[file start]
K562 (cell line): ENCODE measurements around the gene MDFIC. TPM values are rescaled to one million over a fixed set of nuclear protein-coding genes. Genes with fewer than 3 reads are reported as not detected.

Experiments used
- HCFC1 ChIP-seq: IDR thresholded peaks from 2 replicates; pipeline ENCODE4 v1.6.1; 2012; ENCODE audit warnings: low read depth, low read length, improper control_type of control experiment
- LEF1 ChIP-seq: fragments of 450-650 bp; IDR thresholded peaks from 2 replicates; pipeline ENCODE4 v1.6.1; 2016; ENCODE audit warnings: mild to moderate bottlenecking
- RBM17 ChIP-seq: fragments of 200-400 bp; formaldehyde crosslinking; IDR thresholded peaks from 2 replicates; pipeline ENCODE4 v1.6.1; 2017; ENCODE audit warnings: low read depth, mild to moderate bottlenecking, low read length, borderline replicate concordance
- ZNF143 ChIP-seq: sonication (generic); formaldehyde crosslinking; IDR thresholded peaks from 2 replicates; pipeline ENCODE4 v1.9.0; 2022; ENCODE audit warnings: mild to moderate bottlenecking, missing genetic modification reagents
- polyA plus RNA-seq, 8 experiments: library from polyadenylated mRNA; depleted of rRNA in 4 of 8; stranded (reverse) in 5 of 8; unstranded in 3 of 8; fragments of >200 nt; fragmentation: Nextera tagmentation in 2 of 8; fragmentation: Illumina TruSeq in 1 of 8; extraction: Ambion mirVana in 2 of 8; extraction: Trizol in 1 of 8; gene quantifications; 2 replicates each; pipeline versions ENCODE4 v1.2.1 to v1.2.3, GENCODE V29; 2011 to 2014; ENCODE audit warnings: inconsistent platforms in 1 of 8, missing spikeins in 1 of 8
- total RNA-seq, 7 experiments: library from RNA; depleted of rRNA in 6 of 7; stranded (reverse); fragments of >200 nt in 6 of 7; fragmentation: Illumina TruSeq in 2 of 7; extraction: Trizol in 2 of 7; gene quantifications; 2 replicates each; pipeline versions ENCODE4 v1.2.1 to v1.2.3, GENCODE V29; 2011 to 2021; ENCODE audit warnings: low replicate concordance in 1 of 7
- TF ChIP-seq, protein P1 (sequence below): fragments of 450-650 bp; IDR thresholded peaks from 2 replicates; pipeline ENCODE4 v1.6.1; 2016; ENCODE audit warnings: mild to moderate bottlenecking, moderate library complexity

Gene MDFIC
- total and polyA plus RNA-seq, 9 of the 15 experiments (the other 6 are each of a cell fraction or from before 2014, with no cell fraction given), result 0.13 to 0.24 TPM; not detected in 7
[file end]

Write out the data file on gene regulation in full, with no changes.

K562 (cell line): ENCODE measurements around the gene MDFIC. TPM values are rescaled to one million over a fixed set of nuclear protein-coding genes. Genes with fewer than 3 reads are reported as not detected.

Experiments used
- HCFC1 ChIP-seq: IDR thresholded peaks from 2 replicates; pipeline ENCODE4 v1.6.1; 2012; ENCODE audit warnings: low read depth, low read length, improper control_type of control experiment
- LEF1 ChIP-seq: fragments of 450-650 bp; IDR thresholded peaks from 2 replicates; pipeline ENCODE4 v1.6.1; 2016; ENCODE audit warnings: mild to moderate bottlenecking
- RBM17 ChIP-seq: fragments of 200-400 bp; formaldehyde crosslinking; IDR thresholded peaks from 2 replicates; pipeline ENCODE4 v1.6.1; 2017; ENCODE audit warnings: low read depth, mild to moderate bottlenecking, low read length, borderline replicate concordance
- ZNF143 ChIP-seq: sonication (generic); formaldehyde crosslinking; IDR thresholded peaks from 2 replicates; pipeline ENCODE4 v1.9.0; 2022; ENCODE audit warnings: mild to moderate bottlenecking, missing genetic modification reagents
- polyA plus RNA-seq, 8 experiments: library from polyadenylated mRNA; depleted of rRNA in 4 of 8; stranded (reverse) in 5 of 8; unstranded in 3 of 8; fragments of >200 nt; fragmentation: Nextera tagmentation in 2 of 8; fragmentation: Illumina TruSeq in 1 of 8; extraction: Ambion mirVana in 2 of 8; extraction: Trizol in 1 of 8; gene quantifications; 2 replicates each; pipeline versions ENCODE4 v1.2.1 to v1.2.3, GENCODE V29; 2011 to 2014; ENCODE audit warnings: inconsistent platforms in 1 of 8, missing spikeins in 1 of 8
- total RNA-seq, 7 experiments: library from RNA; depleted of rRNA in 6 of 7; stranded (reverse); fragments of >200 nt in 6 of 7; fragmentation: Illumina TruSeq in 2 of 7; extraction: Trizol in 2 of 7; gene quantifications; 2 replicates each; pipeline versions ENCODE4 v1.2.1 to v1.2.3, GENCODE V29; 2011 to 2021; ENCODE audit warnings: low replicate concordance in 1 of 7
- TF ChIP-seq, protein P1 (sequence below): fragments of 450-650 bp; IDR thresholded peaks from 2 replicates; pipeline ENCODE4 v1.6.1; 2016; ENCODE audit warnings: mild to moderate bottlenecking, moderate library complexity

Gene MDFIC
- total and polyA plus RNA-seq, 9 of the 15 experiments (the other 6 are each of a cell fraction or from before 2014, with no cell fraction given), result 0.13 to 0.24 TPM; not detected in 7